Brill Bruisers, the sixth outing by all-star pop collective the New Pornographers, veritably explodes to life with the album-opening title track. The instruments burst forward with the sort of harmonized nonsense syllables that have been the hallmark of rock ‘n’ roll from the beginning, providing the time-tested signal that catchiness is more imperative than language. This record is the follow-up to a couple of releases that weren’t all that well-regarded (2010’s Together and 2007’s Challengers), making that surge of sound into something like a statement of revived purpose. ‘There was a time when you all loved us,’ it seems to say. ‘Remember that? Remember why?’ Brill Bruisers does provide a handy reminder of the dizzying glories to be found when A.C. Newman assembles his cheerily melodic Avengers, but it also betrays some of the reasons why those who once swooned over, say, Twin Cinema (as I surely did) might find the newer material a little inconsequential around the edges.
Part of the appeal of any New Pornographers release is the way Newman and his cohorts seem to be shaping the radio station of their dreams, playing around with different forms and styles while also committing themselves to the craft of writing solid, well thought out songs. An album from the band might have a uniform voice, but it sings all over the range and often wants to hit notes that that previously eluded it. On Brill Bruisers, the latter deviation manifests with a slight but discernible embrace of electronic tinkling, as if an earthier version of early-to-mid-eighties Giorgio Moroder showed up to give the album one last polish between the recording process and the pressing of the vinyl. “Champions of Red Wine” has tender trills that sound imported from the Electric Dreams soundtrack, and “Dancehall Domine” charges forward like an LCD Soundsystem knockoff. And then there are those instances that simply sound like vintage New Pornographers, which is just another way of saying the best tracks are poppy, driving, and wonderful. There’s a great Neko Case lead vocal on “Marching Orders,” for instance, with her wrapping her ringing, keening tones around great lyrics (“Let’s put this countdown clock away/ Unfinished parts of the death ray on the lawn/ Let them rust/ Turn to dust”) as a reminder that, as accomplished as her solo career has been, she often hits new highs when she punches the clock with this band.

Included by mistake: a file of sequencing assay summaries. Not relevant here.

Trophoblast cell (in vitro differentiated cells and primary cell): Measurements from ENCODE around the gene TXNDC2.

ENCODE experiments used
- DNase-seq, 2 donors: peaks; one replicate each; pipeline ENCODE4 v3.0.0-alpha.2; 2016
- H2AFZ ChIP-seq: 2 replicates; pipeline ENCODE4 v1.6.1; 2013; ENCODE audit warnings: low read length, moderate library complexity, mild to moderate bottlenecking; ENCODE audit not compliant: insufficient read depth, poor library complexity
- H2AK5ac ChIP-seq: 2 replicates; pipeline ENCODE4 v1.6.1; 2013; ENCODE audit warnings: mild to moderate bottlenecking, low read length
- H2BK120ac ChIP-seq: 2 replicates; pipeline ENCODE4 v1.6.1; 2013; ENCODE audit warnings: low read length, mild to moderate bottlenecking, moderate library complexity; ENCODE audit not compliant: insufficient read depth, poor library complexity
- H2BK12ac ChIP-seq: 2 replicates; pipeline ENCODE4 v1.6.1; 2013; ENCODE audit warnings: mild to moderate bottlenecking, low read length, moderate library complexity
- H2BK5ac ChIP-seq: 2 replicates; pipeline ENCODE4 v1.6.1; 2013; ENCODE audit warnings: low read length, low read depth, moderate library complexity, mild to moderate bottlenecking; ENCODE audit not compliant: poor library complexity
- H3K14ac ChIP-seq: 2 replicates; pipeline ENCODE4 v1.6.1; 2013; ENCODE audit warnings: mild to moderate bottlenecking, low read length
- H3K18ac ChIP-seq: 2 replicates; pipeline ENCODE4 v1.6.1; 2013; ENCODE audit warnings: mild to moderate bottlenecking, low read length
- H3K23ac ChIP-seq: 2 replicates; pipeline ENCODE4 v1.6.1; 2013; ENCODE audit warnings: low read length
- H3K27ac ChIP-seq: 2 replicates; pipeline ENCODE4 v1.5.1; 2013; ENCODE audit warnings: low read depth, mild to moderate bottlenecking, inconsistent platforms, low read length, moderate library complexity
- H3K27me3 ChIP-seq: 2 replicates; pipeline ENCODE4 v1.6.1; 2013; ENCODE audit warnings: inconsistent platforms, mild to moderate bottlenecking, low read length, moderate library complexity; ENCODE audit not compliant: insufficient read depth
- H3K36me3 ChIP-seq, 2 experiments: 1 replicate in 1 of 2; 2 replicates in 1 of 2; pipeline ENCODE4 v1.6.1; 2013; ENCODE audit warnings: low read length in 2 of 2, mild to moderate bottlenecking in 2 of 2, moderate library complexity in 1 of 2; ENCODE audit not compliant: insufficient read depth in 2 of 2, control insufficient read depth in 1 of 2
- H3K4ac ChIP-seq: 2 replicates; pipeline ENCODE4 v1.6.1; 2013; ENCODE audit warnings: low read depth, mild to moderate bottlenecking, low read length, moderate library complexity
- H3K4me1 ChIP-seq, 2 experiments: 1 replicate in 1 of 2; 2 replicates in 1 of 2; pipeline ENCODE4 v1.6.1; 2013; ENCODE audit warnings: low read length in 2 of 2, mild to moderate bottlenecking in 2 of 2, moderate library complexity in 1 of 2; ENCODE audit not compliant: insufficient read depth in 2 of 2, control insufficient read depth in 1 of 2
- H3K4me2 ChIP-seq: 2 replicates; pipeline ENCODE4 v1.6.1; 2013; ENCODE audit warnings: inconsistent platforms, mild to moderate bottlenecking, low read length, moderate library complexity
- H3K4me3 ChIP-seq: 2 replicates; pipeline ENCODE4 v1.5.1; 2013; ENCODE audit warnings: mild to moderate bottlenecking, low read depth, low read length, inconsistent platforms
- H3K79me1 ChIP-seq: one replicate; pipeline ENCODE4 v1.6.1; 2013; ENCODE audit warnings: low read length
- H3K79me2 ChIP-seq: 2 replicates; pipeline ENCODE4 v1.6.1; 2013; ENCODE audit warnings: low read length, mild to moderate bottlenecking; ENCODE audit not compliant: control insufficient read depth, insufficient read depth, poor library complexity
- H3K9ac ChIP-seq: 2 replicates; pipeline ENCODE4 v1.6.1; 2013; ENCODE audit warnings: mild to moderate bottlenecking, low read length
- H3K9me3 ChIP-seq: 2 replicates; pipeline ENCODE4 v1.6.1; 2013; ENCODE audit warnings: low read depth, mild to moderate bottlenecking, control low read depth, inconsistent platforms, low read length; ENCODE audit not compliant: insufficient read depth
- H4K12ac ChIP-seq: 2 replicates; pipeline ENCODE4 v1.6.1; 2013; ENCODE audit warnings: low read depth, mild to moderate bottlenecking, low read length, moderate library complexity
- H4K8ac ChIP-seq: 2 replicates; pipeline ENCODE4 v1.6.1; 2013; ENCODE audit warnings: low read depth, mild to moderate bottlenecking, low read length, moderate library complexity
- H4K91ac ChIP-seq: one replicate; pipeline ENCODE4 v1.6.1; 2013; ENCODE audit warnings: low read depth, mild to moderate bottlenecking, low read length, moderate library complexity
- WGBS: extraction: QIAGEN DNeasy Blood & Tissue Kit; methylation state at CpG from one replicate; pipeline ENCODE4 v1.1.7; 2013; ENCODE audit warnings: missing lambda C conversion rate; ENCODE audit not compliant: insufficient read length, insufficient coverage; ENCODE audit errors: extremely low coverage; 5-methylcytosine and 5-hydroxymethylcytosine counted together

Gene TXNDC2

On a recent episode of WTF with Marc Maron, Mac McCaughan of Superchunk and Merge Records talked about his discovery process as a music fan, noting that at a certain point he moved on from the scattered brashness of reactionary punk rock to groups that had greater capabilities to write “real songs.” That’s kind of who the New Pornographers are: the group that’s fully and fiercely committed to the creation of “real songs.” Welcome as it is, there’s also a downside. There’s little sense of spontaneity to the tracks, which are instead defined by a meticulousness that can wind up deadening the song. They recall another artist prone to such troubles with “Another Drug Deal of the Heart,” which sounds like a Magnetic Fields song circling in on itself into a repetitive oblivion. It’s an admittedly infinitesimal line between that flaw as a genuine fault of overt craftsmanship and the jaded impatience of a listener, but I can only report how it strikes my ears. I think Brill Bruisers sounds great. Sometimes I wish it sounded messier.